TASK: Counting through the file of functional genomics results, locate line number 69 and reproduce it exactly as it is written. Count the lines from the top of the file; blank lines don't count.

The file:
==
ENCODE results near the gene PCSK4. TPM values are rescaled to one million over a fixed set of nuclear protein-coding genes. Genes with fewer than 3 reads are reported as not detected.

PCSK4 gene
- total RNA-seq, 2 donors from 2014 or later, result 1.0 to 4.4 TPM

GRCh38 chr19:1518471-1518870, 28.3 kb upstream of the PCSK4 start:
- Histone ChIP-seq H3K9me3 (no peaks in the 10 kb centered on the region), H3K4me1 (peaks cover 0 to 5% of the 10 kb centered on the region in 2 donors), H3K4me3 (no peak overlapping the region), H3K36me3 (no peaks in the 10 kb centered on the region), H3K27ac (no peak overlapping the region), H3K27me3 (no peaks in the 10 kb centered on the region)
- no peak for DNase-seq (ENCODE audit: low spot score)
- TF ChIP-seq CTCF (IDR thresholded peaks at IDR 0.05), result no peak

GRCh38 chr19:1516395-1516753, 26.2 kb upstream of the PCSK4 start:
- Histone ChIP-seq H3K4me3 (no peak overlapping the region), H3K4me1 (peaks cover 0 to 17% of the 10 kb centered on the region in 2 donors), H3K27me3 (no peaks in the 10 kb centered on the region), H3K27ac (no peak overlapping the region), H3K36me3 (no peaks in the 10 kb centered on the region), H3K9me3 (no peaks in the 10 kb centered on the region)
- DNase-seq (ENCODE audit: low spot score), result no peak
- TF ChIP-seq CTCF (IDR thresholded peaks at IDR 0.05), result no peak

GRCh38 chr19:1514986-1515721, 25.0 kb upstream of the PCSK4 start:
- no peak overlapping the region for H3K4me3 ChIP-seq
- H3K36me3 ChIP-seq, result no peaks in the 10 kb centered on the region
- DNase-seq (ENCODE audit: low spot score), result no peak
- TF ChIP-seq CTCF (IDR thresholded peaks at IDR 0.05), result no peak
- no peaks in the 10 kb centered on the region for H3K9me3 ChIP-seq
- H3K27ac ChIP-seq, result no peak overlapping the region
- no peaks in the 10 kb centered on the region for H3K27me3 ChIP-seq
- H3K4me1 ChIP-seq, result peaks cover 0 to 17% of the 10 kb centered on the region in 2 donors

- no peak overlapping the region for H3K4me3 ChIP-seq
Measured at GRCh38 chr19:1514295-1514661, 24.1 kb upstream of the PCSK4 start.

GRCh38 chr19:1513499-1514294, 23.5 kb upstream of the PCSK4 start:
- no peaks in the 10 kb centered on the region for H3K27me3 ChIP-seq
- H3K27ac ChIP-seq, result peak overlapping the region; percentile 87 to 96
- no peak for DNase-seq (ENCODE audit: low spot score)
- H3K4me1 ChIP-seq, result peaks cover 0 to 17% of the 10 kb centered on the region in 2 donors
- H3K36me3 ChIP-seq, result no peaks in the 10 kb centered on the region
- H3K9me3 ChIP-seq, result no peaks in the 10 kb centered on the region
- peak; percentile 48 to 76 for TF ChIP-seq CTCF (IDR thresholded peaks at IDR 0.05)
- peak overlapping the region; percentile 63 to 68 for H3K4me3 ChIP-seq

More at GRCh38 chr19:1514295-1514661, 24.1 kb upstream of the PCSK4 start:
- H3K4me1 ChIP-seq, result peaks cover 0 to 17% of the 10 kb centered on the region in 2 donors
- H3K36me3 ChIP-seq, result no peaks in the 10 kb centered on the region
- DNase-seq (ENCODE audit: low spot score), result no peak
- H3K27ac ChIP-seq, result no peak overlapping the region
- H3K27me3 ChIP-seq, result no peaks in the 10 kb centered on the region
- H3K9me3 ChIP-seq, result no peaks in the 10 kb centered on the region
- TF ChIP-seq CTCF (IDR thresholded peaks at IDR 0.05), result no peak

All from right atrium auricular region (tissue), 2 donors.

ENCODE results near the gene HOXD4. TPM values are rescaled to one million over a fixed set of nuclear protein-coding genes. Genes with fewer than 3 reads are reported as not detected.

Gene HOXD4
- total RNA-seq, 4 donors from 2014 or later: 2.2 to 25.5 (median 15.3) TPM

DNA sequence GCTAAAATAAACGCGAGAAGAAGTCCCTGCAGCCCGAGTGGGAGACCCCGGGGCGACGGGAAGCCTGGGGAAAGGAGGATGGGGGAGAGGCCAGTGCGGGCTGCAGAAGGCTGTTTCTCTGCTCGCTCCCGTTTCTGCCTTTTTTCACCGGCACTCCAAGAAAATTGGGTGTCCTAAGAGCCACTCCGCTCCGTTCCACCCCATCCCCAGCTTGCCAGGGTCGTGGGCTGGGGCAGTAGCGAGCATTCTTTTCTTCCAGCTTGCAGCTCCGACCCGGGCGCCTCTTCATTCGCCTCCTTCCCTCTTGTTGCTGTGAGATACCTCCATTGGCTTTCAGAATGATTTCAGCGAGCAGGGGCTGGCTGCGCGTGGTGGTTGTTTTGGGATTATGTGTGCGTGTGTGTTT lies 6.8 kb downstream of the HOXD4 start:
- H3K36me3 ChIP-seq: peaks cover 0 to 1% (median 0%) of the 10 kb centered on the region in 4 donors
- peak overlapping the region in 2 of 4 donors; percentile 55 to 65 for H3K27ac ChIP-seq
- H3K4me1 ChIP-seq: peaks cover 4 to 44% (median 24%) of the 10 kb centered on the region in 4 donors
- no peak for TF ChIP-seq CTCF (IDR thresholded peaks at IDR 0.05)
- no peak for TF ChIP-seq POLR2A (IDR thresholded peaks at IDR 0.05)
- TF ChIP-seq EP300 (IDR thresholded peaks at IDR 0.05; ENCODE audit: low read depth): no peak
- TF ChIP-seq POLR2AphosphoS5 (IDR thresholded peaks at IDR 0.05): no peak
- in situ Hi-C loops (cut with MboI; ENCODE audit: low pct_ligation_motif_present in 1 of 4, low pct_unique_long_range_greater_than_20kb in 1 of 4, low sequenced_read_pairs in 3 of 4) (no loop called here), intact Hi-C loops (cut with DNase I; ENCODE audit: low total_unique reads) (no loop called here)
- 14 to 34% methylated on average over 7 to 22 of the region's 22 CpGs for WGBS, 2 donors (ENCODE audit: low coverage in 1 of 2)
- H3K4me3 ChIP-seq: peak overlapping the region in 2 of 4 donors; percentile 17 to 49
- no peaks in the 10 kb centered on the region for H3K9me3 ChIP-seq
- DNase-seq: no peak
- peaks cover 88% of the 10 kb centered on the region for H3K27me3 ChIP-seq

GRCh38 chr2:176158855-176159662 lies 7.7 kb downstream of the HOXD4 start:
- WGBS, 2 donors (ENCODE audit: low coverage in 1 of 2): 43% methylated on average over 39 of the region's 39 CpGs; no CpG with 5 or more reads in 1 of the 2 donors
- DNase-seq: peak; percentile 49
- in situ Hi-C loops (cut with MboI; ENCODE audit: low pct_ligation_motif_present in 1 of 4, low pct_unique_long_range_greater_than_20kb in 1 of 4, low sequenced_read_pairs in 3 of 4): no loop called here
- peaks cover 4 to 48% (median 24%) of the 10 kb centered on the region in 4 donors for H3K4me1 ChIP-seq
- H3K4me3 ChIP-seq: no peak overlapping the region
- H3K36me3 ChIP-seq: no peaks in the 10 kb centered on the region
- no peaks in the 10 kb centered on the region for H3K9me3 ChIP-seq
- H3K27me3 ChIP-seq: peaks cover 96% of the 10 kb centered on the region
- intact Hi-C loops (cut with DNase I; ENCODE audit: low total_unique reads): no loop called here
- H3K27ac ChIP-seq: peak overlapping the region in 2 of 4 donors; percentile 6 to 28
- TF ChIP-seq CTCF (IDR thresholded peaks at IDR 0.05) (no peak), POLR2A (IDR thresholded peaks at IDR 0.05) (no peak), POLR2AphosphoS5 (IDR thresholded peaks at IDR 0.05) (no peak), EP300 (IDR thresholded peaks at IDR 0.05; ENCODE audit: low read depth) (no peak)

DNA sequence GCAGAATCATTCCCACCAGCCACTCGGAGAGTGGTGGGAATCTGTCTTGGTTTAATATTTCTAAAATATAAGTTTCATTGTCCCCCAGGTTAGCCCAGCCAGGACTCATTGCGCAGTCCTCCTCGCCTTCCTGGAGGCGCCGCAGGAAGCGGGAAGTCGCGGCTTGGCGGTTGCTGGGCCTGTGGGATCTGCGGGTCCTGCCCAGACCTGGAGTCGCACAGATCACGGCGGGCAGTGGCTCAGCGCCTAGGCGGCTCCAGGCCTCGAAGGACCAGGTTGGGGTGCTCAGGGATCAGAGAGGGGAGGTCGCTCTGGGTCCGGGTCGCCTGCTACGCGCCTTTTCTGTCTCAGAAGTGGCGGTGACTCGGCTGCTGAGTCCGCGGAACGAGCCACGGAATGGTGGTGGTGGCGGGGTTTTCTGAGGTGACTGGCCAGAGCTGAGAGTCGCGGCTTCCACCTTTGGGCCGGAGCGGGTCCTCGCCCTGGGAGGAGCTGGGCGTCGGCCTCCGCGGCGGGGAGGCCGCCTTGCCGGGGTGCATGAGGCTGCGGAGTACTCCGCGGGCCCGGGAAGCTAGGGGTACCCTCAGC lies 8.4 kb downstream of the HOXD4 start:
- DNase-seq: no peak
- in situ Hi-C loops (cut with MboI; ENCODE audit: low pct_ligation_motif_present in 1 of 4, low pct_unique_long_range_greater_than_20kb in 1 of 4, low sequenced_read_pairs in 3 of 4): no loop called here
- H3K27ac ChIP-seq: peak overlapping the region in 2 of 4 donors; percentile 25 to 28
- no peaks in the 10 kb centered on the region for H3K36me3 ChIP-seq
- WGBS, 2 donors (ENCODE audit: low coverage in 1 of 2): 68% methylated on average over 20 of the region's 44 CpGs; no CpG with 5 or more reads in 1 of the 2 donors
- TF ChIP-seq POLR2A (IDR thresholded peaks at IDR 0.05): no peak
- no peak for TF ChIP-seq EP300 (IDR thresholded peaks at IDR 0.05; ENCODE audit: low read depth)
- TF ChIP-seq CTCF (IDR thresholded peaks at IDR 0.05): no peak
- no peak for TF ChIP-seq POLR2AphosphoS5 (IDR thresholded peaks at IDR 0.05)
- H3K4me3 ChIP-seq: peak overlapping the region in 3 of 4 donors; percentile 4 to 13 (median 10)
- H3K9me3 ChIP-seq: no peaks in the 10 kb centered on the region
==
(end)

- TF ChIP-seq CTCF (IDR thresholded peaks at IDR 0.05) (no peak), POLR2A (IDR thresholded peaks at IDR 0.05) (no peak), POLR2AphosphoS5 (IDR thresholded peaks at IDR 0.05) (no peak), EP300 (IDR thresholded peaks at IDR 0.05; ENCODE audit: low read depth) (no peak)